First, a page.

- Marriage counselors
- Personal counselors
- Automobile tire retreading and repair shops
- Bars and night clubs
- Pool and billiard establishments
- Pawn shops
- Massage parlors.
76. In some instances, CompuCredit reduced subscribers’ credit limits to levels below their existing balances and then charged over-limit fees."
Let's look at a couple of the specific examples given: marital counselors - if someone is going through some marital issues, which may or may not result in divorce and financial hardship, I think it is very reasonable to consider them a higher credit risk. The same can probably be said for pawn shops. I am guessing that few people in good financial standing frequent these establishments, and in any case, there is probably a correlation between people who patronize pawn shops and people whose financial situation is less than stellar... So, in principle, if I was running a credit card company I would certainly want to consider factors that would increase my credit risk - including the types of establishments my customers were spending my money at...
Of course, this brings us to such questions as consumer privacy and adequate disclosure. As an avid free market capitalist, I am a strong believer that knowledge is the best form of regulation. For example, once the government forced food manufacturers to disclose the trans fat content of their food, this harmful ingredient quickly disappeared from many products available on the market. If customers are clearly told that their purchasing behavior is a criteria for the level of credit they receive, and they still choose to apply for the credit card, I have no problem with this practice. In principle, at least.
Now let's talk about the specific practice. The ability of credit card companies to lower the credit line after a purchase has already been made, such that the new credit limit is lower than the outstanding balance, is preposterous. The fact that companies are then able to charge their customers an "over the limit" fee is both ludicrous and criminal. This only works in the credit card industry. Can you imagine a situation where a car dealer would be able to increase the selling price of a vehicle three months after you bought it? What if the person selling you a house was able to change his mind about leaving behind his appliances after the deal had already closed and you moved in? How are these examples any different from the credit card company changing your credit line such that you are then forced to immediately re-pay money you don't have?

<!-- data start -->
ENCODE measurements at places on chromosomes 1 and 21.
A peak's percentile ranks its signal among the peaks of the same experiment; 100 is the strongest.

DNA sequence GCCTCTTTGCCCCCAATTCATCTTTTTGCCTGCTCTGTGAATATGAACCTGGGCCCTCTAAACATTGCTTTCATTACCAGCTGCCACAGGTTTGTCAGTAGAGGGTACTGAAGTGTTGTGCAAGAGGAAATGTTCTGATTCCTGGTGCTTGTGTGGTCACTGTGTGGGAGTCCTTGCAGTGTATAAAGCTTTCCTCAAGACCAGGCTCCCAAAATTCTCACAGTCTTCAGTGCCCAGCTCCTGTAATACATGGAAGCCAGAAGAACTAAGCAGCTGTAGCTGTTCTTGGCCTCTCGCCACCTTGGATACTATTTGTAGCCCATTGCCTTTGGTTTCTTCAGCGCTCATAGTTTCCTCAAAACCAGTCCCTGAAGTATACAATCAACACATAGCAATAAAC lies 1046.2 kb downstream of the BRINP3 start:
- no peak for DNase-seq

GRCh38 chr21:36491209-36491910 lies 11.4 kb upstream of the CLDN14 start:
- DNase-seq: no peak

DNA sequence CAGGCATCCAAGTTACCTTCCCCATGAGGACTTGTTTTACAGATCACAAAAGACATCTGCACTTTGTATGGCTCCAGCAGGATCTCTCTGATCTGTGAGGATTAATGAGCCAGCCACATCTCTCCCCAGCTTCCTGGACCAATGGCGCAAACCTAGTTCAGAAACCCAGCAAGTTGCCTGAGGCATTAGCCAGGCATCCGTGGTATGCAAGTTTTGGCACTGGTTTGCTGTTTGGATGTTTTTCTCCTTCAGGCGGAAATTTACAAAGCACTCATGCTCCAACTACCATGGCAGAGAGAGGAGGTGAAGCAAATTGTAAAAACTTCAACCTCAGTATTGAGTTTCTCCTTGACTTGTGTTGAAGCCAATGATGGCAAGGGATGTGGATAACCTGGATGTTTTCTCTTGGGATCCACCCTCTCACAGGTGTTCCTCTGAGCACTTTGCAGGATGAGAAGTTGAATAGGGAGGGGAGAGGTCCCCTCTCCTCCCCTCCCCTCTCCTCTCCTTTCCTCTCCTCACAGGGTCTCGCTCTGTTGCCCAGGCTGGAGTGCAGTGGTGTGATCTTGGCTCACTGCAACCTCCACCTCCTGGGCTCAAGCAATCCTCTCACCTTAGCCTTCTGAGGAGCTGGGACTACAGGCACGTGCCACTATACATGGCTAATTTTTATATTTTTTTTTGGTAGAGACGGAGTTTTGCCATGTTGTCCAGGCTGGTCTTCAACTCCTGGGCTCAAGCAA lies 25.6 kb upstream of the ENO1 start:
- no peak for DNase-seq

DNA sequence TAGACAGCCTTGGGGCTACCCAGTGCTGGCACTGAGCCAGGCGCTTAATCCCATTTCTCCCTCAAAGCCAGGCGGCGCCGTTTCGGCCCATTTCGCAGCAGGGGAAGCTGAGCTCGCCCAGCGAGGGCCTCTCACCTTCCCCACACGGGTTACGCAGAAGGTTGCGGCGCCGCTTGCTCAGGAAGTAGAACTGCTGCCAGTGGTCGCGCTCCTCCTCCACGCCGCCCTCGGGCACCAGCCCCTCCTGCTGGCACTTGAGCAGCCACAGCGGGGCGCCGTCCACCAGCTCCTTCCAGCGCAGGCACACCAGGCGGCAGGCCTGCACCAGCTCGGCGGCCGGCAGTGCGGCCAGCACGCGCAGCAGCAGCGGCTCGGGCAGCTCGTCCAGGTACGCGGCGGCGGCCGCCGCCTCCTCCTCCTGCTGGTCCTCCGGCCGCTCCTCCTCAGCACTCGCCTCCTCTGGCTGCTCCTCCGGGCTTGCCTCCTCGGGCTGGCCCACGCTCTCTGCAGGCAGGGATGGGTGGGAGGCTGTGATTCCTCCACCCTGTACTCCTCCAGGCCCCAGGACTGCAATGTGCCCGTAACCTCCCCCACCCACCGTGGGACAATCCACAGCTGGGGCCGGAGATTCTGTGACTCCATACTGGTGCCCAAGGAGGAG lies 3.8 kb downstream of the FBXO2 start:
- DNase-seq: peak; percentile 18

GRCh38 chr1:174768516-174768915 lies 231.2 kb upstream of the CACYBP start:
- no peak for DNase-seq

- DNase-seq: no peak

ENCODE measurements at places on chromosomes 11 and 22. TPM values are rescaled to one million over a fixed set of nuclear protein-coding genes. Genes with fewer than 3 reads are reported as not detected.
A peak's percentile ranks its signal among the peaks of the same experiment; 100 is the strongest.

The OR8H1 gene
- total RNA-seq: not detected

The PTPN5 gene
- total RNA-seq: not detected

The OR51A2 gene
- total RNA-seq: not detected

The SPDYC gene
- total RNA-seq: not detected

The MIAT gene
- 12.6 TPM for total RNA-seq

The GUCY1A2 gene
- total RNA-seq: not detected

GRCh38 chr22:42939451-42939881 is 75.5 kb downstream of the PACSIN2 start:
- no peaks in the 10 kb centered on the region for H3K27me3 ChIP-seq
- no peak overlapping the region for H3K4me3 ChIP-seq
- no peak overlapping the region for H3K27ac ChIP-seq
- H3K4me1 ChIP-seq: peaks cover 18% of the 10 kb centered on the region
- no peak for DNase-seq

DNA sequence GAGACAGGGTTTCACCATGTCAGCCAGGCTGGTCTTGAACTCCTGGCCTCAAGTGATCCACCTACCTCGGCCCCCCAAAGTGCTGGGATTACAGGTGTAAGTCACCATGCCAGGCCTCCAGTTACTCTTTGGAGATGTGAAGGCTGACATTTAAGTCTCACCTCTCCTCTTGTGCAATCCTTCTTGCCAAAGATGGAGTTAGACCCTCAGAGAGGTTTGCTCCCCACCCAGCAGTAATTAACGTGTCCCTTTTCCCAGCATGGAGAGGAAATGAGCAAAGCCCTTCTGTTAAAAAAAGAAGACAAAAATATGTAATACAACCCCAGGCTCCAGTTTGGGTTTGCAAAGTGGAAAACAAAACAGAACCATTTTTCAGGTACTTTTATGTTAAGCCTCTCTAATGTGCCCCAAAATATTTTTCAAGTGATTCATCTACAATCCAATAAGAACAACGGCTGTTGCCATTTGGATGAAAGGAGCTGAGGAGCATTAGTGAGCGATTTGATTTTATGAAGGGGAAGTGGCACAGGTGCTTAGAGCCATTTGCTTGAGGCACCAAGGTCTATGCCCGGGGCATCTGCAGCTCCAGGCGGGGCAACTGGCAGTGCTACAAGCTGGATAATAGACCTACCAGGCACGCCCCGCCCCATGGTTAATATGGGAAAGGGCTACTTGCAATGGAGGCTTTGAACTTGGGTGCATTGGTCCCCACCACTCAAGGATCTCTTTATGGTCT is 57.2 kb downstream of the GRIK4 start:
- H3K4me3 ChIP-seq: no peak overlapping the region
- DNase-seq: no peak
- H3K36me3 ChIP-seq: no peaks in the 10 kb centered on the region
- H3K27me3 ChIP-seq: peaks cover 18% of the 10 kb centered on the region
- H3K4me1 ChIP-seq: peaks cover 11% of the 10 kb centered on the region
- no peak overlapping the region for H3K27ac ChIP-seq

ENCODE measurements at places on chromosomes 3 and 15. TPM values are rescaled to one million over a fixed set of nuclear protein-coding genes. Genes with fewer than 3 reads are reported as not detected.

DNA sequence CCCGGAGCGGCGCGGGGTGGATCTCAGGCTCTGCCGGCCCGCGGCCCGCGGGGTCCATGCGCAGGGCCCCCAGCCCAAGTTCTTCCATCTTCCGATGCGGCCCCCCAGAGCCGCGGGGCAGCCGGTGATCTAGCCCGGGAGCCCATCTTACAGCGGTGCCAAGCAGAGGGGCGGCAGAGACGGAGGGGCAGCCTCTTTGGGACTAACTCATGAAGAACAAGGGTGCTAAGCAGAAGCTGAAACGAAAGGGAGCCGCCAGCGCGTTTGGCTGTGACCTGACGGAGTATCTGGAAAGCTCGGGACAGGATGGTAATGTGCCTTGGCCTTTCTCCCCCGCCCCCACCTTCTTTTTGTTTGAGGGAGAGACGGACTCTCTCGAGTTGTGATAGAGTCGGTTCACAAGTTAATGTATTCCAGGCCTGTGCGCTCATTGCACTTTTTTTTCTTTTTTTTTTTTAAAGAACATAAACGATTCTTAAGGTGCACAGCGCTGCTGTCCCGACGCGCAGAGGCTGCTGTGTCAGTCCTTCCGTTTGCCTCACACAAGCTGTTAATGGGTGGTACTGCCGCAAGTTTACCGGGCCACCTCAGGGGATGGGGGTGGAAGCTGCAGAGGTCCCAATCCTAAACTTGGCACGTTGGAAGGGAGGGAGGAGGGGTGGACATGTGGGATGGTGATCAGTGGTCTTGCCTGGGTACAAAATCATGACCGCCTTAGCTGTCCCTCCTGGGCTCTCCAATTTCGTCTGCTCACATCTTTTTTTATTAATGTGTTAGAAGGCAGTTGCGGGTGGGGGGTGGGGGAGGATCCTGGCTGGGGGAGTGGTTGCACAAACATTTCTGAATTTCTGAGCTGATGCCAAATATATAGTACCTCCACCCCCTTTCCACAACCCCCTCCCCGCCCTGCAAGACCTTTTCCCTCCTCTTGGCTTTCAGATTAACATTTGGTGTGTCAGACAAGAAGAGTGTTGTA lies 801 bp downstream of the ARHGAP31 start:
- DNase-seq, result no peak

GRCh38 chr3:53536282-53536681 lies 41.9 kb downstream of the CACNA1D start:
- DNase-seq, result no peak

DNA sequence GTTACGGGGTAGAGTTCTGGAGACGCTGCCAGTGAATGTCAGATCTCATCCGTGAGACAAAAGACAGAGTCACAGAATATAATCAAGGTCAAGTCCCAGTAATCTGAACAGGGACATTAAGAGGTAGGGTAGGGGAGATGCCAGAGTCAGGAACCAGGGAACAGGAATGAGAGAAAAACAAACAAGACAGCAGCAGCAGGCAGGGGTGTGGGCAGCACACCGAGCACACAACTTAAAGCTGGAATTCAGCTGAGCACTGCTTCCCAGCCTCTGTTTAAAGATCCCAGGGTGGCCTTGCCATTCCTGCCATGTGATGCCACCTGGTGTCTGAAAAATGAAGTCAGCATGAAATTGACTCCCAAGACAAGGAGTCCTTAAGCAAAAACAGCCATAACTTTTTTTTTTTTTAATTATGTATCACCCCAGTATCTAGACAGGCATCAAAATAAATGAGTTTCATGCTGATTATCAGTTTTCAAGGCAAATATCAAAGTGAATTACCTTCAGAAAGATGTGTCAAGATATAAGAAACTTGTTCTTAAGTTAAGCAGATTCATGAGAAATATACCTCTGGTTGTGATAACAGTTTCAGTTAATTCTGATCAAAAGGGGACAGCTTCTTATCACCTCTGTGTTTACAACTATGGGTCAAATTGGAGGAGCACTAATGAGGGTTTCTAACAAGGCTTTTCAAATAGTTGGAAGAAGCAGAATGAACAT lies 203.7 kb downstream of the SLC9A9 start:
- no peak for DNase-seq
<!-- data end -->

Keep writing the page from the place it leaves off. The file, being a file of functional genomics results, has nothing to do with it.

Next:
Congress, the FTC, or whoever is in charge should quickly correct this situation. Credit card companies should be able to make changes that apply to future credit decisions, but never to balances that are already outstanding. Want to change the interest rate? Fine, your decision only applies to future purchases, not to ones that have already been made. Want to reduce the credit line? No problem, so long as it is not below the outstanding balance at any given time.
Monday, July 07, 2008
Not surprisingly, the amount of money a family spends on raising a child is proportional to that family's level of income. Families making under $45,800 on average spent $148,320 per child; families earning between $45,800 and $77,100 spent $204,060 and families making more than $77,000 a year spent on average $298,680. That's a big chunk of change, regardless of what income level you are at.
About one third of this total cost across income groups was spent on housing. Food accounted for 20% of the lower income group's spending, but only 14% of the high income group spending. Education accounted for just under 10% of the low income group spending but 13.5% of the high income group spending. Proportionally higher income families spend less on food and more on education, however in absolute dollar terms the higher income group spend more on everything.
By the way, if you happen to live in the "Urban West", such as is our case, the total estimated cost for raising a child to age 17 is around $315,000 if you are in the high income group. A similar family living in the Midwest would spend only $279,000 on average, and a similar family living in a rural community would spend $281,000 on average. That's pretty surprising. I always thought things would tend to be cheaper away from urban centers. Guess that's not necessarily so.
So how does this mesh with our own experience? Let's compare the education portion of the survey to our actual spending, since expenses on education are much easier to allocate than, say, expenses on housing. In our case, I think the numbers are way, and I mean WAY off.